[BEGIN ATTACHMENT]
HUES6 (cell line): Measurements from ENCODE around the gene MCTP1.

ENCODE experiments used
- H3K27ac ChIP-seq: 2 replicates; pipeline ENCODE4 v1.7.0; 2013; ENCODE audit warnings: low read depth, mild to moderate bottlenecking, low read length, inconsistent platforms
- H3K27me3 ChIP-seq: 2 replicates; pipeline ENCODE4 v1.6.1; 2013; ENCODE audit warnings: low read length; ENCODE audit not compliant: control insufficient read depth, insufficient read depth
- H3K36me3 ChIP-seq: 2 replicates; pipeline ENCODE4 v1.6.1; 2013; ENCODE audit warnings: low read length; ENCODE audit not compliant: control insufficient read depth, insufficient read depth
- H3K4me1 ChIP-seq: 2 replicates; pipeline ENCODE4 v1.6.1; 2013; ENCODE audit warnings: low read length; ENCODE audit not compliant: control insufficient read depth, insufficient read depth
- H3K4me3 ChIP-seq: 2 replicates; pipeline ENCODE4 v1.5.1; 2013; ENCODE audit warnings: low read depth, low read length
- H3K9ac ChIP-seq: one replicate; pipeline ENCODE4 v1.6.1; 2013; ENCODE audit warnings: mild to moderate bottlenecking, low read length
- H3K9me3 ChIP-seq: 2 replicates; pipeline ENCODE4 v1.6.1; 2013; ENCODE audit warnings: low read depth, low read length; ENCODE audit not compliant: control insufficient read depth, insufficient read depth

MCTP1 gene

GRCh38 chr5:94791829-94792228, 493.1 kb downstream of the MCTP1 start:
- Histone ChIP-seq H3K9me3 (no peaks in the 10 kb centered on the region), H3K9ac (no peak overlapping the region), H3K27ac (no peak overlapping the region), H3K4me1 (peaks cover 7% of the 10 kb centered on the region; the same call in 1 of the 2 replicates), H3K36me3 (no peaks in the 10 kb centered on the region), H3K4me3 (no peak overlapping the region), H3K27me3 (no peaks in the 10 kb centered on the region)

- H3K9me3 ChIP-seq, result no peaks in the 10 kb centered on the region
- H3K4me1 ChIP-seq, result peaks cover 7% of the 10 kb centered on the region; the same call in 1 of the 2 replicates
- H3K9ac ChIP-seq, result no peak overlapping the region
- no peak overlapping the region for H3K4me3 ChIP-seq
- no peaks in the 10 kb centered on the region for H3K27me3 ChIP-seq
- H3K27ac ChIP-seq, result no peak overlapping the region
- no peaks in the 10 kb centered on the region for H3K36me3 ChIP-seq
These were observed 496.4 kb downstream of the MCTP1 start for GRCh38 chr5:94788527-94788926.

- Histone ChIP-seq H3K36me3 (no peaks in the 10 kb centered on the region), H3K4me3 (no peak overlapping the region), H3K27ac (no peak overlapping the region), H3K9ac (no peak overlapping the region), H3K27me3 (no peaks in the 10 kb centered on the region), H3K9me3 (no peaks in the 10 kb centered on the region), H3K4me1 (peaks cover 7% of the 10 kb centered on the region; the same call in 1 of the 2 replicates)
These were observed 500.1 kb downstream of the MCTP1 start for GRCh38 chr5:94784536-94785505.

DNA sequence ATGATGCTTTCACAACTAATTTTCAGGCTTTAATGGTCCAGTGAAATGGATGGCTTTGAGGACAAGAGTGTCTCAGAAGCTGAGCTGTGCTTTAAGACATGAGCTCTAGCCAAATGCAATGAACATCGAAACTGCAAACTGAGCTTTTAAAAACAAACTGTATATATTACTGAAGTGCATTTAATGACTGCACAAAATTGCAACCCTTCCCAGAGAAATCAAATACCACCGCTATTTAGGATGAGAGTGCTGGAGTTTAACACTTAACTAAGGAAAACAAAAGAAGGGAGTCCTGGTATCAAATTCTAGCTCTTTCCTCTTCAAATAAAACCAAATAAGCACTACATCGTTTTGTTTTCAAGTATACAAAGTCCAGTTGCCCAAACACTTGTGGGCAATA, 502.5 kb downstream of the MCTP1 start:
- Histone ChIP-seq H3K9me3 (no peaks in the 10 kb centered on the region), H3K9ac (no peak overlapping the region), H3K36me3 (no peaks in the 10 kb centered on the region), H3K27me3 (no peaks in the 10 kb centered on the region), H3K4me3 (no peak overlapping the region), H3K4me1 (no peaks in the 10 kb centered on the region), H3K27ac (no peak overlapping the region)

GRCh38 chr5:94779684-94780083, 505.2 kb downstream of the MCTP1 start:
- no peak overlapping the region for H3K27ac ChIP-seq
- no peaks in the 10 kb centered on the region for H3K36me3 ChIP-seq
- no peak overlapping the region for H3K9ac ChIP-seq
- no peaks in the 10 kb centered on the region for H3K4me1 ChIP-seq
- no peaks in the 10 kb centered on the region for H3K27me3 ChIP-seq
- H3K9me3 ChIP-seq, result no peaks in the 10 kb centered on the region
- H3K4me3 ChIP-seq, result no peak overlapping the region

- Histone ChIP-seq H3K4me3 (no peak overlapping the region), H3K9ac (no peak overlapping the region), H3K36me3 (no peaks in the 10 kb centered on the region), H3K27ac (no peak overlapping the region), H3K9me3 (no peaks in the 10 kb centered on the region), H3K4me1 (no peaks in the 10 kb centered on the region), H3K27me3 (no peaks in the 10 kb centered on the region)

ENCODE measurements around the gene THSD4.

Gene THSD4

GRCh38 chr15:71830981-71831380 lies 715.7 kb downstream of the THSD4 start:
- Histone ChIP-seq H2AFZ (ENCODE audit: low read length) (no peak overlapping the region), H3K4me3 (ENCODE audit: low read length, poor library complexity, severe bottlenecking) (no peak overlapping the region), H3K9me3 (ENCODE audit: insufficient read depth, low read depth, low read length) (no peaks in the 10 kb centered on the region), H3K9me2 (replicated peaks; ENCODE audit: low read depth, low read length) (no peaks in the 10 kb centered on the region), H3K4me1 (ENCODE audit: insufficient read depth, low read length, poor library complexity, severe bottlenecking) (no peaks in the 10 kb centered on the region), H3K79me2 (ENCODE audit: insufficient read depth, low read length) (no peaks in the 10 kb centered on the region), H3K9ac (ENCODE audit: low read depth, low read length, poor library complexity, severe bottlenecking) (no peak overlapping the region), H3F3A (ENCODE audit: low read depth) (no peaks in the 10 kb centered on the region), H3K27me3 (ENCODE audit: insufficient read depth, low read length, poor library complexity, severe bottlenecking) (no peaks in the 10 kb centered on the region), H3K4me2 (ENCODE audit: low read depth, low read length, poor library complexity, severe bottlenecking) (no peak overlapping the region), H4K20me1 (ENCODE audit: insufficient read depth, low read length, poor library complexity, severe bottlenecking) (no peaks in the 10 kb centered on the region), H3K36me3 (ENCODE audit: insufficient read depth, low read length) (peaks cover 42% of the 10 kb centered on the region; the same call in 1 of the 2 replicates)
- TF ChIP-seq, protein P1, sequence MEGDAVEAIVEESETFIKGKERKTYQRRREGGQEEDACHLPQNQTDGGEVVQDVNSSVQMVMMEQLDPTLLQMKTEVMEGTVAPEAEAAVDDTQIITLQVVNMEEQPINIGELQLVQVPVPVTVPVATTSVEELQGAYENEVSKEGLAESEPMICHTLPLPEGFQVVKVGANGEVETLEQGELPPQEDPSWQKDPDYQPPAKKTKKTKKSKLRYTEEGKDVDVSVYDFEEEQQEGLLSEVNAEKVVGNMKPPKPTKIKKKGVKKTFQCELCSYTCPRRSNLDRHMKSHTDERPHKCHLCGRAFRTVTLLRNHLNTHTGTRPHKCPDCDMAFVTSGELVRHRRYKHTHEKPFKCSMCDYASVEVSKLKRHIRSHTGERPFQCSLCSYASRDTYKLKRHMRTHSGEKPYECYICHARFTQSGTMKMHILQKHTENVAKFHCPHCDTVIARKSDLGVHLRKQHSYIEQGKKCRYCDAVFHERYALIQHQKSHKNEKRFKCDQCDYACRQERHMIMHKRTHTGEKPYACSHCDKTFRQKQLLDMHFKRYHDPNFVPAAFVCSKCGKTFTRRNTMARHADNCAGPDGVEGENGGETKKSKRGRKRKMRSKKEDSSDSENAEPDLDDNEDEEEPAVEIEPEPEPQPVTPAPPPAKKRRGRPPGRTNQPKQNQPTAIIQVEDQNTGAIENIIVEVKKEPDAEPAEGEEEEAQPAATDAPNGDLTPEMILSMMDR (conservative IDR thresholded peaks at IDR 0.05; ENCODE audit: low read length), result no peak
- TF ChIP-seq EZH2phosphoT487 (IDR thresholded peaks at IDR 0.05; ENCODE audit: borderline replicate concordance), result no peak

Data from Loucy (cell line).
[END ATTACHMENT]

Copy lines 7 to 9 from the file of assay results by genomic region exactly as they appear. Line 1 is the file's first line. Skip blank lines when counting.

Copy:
- H3K4me3 ChIP-seq: 2 replicates; pipeline ENCODE4 v1.5.1; 2013; ENCODE audit warnings: low read depth, low read length
- H3K9ac ChIP-seq: one replicate; pipeline ENCODE4 v1.6.1; 2013; ENCODE audit warnings: mild to moderate bottlenecking, low read length
- H3K9me3 ChIP-seq: 2 replicates; pipeline ENCODE4 v1.6.1; 2013; ENCODE audit warnings: low read depth, low read length; ENCODE audit not compliant: control insufficient read depth, insufficient read depth